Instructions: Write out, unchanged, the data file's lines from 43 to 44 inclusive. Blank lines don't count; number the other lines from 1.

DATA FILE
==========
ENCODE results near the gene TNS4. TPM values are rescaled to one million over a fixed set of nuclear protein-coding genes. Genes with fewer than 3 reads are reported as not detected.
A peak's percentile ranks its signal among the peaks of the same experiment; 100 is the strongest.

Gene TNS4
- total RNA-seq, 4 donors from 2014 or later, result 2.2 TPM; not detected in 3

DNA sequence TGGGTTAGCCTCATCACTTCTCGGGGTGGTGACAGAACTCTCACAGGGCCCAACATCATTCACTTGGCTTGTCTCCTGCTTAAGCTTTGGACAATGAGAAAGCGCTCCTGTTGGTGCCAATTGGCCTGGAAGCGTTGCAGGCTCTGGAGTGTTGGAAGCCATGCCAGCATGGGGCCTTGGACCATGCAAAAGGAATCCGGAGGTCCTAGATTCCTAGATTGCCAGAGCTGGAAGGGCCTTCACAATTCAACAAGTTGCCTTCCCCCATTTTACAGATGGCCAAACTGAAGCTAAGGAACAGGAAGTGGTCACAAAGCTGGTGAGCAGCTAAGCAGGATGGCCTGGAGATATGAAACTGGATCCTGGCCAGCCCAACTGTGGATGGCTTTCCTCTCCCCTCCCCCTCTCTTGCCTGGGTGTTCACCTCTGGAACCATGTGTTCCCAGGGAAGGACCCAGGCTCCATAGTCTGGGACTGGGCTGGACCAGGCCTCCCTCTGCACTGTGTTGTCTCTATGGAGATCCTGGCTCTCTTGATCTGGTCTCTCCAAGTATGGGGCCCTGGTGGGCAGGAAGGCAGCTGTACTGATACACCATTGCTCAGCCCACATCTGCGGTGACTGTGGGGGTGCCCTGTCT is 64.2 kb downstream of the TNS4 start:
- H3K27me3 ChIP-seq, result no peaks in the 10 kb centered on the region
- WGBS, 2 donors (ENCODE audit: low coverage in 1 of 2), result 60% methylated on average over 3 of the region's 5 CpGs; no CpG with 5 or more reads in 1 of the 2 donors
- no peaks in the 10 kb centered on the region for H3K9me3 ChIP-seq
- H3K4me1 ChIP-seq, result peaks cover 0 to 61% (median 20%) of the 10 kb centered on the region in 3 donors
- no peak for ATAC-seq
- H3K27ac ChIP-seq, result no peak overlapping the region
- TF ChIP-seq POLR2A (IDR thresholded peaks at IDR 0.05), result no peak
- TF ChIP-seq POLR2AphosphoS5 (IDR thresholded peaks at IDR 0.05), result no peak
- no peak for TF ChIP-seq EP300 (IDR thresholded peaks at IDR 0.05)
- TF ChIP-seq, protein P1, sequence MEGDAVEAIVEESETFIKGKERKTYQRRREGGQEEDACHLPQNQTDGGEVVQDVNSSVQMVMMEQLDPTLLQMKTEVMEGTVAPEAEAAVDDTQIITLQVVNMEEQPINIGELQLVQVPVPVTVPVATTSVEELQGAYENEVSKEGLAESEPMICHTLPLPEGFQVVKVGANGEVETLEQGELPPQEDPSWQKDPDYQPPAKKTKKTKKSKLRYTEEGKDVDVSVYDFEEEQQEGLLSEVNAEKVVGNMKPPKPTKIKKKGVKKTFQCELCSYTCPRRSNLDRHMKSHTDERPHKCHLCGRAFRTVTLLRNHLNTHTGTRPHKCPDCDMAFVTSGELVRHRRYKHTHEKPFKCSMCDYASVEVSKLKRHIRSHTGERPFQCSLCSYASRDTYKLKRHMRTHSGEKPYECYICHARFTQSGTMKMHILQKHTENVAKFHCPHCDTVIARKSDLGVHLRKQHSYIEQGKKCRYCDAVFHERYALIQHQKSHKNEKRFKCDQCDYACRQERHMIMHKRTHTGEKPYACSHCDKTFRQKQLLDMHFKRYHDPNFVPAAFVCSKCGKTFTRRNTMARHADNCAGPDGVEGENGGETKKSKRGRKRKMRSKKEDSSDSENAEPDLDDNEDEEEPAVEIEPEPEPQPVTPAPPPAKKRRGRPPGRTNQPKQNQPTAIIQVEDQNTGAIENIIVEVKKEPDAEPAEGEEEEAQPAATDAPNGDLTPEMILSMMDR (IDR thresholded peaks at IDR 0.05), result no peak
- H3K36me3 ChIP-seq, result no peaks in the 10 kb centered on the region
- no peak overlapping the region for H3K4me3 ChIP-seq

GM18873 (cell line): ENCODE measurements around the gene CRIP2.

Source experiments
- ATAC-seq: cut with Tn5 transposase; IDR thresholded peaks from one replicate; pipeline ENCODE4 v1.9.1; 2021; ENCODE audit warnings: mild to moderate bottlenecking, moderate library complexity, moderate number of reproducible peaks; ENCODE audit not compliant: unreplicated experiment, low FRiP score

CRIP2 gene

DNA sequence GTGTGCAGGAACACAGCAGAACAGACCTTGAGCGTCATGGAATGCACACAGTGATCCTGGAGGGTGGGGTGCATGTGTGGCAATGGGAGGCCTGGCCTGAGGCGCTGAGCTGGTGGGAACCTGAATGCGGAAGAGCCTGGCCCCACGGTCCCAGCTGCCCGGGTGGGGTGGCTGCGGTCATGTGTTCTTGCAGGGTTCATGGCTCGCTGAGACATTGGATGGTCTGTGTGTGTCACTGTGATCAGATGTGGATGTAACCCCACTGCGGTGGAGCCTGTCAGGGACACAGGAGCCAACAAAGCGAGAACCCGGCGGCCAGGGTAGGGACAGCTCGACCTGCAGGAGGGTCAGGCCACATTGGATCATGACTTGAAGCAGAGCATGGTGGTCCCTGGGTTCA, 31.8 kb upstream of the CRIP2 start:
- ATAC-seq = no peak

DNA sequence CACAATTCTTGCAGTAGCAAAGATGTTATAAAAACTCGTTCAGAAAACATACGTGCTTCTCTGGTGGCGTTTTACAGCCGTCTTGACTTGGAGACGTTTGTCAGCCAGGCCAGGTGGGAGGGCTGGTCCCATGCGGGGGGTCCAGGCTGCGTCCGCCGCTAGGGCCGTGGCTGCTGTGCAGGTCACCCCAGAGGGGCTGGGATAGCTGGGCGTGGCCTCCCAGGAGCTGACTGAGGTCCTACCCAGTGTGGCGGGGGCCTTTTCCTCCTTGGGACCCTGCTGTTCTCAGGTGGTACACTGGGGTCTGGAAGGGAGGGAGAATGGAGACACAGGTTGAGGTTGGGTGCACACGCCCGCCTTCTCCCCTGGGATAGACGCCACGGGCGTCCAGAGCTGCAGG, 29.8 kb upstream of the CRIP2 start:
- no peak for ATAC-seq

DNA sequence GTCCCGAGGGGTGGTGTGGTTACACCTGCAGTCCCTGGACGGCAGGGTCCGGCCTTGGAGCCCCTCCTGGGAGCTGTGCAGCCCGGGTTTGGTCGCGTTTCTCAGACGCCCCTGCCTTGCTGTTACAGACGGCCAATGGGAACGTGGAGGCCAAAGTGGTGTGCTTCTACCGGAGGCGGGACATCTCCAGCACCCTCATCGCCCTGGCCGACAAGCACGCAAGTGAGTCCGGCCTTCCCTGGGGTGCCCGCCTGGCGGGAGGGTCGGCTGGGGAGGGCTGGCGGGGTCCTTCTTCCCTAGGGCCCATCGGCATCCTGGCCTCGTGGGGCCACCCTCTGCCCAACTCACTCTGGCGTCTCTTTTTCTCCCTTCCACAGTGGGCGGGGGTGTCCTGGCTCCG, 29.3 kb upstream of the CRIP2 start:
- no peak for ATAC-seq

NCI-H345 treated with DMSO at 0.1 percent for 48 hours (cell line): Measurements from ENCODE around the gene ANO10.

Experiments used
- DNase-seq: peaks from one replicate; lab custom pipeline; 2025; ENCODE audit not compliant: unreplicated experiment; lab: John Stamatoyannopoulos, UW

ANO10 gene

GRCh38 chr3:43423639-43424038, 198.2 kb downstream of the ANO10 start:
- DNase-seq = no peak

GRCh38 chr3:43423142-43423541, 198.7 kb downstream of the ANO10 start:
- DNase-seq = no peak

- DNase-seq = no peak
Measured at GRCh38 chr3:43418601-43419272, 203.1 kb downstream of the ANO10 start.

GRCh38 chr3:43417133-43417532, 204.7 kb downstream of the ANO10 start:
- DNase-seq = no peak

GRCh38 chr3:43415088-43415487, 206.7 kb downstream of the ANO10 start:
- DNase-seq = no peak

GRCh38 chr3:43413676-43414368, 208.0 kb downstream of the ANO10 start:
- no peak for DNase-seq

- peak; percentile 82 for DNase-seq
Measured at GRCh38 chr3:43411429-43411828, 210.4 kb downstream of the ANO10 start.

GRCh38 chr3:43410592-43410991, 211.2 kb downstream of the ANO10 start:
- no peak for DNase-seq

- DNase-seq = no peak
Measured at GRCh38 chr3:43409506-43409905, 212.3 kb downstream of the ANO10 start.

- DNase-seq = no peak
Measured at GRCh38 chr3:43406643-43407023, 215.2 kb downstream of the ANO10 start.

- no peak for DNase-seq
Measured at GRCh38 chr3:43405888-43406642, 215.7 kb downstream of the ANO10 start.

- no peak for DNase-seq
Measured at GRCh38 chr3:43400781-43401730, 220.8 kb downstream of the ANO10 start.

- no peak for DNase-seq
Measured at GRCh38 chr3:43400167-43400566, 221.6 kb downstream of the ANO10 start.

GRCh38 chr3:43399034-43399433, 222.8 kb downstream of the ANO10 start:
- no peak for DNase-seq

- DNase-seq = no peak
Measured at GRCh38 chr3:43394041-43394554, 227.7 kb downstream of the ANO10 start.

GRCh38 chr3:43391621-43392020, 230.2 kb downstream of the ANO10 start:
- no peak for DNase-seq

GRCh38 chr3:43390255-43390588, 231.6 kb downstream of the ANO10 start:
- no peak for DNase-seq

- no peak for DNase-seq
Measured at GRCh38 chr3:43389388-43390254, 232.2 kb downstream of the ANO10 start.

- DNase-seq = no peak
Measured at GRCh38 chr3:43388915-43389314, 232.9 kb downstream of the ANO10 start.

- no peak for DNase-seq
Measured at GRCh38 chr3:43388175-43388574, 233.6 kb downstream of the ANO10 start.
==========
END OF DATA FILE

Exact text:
- no peak for DNase-seq

- peak; percentile 82 for DNase-seq